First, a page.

Breakers may optionally be used in some embodiments of the invention. The purpose of this component is to “break” or diminish the viscosity of the fluid so that this fluid is even more easily recovered from the formation during cleanup. With regard to breaking down viscosity, oxidizers, enzymes, or acids may be used. Breakers reduce the polymer's molecular weight by the action of an acid, an oxidizer, an enzyme, or some combination of these on the polymer itself. In the case of borate-crosslinked gels, increasing the pH and therefore increasing the effective concentration of the active crosslinker (the borate anion), will allow the polymer to be crosslinked. Lowering the pH can just as easily eliminate the borate/polymer bonds. At pH values at or above 8, the borate ion exists and is available to crosslink and cause gelling. At lower pH, the borate is tied up by hydrogen and is not available for crosslinking, thus gelation caused by borate ion is reversible. Preferred breakers include 0.1 to 20 pounds per thousands gallons of conventional oxidizers such as ammonium persulfates, live or encapsulated, or potassium periodate, calcium peroxide, chlorites, and the like. In oil producing formations the film may be at least partially broken when contacted with formation fluids (oil), which may help de-stabilize the film.

A fiber component may be included in the fluids used in the invention to achieve a variety of properties including improving particle suspension, and particle transport capabilities, and gas phase stability. Fibers used may be hydrophilic or hydrophobic in nature, but hydrophilic fibers are preferred. Fibers can be any fibrous material, such as, but not necessarily limited to, natural organic fibers, comminuted plant materials, synthetic polymer fibers (by non-limiting example polyester, polyaramide, polyamide, novoloid or a novoloid-type polymer), fibrillated synthetic organic fibers, ceramic fibers, inorganic fibers, metal fibers, metal filaments, carbon fibers, glass fibers, ceramic fibers, natural polymer fibers, and any mixtures thereof. Particularly useful fibers are polyester fibers coated to be highly hydrophilic, such as, but not limited to, DACRON® polyethylene terephthalate (PET) Fibers available from Invista Corp. Wichita, Kans., USA, 67220. Other examples of useful fibers include, but are not limited to, polylactic acid polyester fibers, polyglycolic acid polyester fibers, polyvinyl alcohol fibers, and the like.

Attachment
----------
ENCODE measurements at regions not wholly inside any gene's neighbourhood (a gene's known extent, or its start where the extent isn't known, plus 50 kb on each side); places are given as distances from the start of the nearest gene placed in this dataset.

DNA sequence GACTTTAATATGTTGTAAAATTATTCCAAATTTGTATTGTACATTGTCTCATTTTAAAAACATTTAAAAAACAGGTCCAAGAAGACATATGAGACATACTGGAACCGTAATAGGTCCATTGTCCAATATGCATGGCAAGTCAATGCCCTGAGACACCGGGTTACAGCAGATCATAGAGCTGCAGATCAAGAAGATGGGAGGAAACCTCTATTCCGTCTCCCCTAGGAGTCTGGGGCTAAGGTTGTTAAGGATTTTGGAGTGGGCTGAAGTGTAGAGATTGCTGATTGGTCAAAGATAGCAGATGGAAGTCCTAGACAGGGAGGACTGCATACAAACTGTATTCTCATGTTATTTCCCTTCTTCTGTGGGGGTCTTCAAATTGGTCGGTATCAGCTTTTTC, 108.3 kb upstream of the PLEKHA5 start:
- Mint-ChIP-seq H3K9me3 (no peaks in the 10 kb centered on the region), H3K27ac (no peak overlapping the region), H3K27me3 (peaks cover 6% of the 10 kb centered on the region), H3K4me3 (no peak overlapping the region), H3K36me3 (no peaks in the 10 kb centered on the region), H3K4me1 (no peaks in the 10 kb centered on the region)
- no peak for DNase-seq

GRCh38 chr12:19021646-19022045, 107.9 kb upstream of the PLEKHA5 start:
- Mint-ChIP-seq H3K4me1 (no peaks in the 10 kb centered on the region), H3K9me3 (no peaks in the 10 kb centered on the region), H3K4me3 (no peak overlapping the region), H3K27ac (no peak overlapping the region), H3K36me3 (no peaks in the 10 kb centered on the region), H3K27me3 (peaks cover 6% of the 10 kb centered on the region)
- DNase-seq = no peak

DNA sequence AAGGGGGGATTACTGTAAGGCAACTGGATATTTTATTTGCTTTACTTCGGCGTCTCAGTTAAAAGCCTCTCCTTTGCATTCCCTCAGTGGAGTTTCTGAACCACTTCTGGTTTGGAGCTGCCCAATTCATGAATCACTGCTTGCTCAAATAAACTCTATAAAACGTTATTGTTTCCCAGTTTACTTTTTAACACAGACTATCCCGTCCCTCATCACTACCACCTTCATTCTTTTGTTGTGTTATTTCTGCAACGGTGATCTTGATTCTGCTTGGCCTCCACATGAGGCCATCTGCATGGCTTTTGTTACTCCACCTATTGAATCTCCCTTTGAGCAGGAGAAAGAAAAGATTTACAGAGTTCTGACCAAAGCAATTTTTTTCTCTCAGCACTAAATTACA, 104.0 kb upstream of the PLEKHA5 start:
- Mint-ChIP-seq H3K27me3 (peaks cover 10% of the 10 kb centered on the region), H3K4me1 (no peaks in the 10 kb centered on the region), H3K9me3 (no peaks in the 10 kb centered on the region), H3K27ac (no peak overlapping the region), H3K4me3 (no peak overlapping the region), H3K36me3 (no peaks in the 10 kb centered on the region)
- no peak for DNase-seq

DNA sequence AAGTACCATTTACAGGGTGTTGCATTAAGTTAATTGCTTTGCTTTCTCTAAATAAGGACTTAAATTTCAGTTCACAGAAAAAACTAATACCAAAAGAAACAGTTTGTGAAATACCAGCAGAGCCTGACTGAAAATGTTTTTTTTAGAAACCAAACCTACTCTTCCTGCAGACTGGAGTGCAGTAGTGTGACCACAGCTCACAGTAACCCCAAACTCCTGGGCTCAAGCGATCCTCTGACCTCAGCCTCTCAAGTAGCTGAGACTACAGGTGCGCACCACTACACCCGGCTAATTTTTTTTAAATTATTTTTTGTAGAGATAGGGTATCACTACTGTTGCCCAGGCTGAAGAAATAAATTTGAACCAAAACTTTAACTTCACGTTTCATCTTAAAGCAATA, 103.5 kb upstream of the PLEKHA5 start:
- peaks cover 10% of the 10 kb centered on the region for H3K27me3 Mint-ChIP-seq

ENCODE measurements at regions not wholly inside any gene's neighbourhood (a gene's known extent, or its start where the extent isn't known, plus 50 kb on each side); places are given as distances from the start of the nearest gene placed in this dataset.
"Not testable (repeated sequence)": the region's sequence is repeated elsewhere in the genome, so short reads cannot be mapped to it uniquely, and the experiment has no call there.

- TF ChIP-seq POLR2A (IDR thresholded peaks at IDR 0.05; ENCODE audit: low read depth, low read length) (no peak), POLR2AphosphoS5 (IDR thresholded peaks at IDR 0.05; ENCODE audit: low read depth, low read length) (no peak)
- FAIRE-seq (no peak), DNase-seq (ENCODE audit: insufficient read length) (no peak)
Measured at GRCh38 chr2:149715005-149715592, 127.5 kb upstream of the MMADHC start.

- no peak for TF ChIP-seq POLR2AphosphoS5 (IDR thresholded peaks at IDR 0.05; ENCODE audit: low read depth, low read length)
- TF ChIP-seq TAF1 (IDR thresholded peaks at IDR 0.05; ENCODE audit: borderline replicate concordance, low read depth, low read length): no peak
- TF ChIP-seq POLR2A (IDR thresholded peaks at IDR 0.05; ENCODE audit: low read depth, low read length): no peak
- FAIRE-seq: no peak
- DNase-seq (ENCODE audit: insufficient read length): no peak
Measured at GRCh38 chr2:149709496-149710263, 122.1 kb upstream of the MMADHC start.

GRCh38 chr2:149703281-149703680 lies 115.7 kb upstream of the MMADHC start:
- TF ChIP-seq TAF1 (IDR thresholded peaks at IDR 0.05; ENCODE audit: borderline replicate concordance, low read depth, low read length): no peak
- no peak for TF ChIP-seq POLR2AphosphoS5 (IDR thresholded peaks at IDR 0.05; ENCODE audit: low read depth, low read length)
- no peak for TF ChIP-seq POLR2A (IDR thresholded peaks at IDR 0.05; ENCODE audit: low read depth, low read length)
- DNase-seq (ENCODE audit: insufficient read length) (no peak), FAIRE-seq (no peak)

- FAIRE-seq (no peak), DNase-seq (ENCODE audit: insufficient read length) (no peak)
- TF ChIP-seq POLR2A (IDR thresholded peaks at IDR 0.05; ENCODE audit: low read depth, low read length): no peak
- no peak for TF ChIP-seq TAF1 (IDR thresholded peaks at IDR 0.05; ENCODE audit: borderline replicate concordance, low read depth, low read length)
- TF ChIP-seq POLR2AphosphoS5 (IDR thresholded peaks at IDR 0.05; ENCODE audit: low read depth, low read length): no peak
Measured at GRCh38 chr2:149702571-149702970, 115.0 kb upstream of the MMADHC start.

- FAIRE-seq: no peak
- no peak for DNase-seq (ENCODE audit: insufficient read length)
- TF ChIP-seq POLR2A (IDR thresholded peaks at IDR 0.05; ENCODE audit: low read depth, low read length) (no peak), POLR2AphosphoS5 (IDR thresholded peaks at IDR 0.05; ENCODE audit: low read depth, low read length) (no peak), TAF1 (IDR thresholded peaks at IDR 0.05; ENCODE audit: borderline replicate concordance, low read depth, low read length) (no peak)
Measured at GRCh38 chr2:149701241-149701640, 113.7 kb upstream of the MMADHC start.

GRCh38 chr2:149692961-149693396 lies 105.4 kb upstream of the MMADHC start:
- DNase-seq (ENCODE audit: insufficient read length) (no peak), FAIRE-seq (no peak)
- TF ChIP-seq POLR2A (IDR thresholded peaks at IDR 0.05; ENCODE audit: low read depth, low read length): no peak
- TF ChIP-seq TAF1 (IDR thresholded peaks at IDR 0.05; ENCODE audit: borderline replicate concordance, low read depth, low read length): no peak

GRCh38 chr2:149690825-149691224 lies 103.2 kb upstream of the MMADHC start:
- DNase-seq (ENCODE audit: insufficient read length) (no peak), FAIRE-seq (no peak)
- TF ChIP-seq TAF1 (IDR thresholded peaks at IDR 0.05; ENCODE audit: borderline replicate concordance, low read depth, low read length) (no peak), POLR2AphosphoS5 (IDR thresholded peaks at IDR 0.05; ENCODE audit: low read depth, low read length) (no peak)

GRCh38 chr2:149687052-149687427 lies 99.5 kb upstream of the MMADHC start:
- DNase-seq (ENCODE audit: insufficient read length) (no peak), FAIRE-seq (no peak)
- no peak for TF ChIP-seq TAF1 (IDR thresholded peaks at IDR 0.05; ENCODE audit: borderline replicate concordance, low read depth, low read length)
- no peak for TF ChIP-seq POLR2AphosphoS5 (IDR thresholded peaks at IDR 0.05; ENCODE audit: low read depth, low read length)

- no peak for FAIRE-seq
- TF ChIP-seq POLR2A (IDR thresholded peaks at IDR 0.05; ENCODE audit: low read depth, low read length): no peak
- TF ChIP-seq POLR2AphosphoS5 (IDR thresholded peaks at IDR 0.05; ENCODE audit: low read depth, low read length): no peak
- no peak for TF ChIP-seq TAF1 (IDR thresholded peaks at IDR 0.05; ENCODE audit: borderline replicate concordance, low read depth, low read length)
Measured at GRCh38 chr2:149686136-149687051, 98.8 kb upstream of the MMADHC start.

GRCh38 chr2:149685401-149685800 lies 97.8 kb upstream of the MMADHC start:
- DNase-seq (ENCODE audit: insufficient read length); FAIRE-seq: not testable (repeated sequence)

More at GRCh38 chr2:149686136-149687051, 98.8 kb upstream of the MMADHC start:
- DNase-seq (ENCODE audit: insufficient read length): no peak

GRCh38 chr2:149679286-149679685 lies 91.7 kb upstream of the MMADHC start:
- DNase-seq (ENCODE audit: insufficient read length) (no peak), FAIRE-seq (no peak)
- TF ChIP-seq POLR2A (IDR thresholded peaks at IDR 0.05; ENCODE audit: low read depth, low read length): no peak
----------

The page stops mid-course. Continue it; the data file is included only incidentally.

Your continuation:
When used in fluids of the invention, the fiber component may be included at concentrations from about 1 to about 15 grams per liter of the liquid phase of the fluid, preferably the concentration of fibers are from about 2 to about 12 grams per liter of liquid, and more preferably from about 2 to about 10 grams per liter of liquid.

Embodiments of the invention may use other additives and chemicals that are known to be commonly used in oilfield applications by those skilled in the art. These include, but are not necessarily limited to, materials in addition to those mentioned hereinabove, such as breaker aids, oxygen scavengers, alcohols, scale inhibitors, corrosion inhibitors, fluid-loss additives, bactericides, iron control agents, organic solvents, and the like. Also, they may include a co-surfactant to optimize viscosity or to minimize the formation of stabilized emulsions that contain components of crude oil, or as described hereinabove, a polysaccharide or chemically modified polysaccharide, natural polymers and derivatives of natural polymers, such as cellulose, derivatized cellulose, guar gum, derivatized guar gum, or biopolymers such as xanthan, diutan, and scleroglucan, synthetic polymers such as polyacrylamides and polyacrylamide copolymers, oxidizers such as persulfates, peroxides, bromates, chlorates, chlorites, periodates, and the like. Some examples of organic solvents include ethylene glycol monobutyl ether, isopropyl alcohol, methanol, glycerol, ethylene glycol, mineral oil, mineral oil without substantial aromatic content, and the like.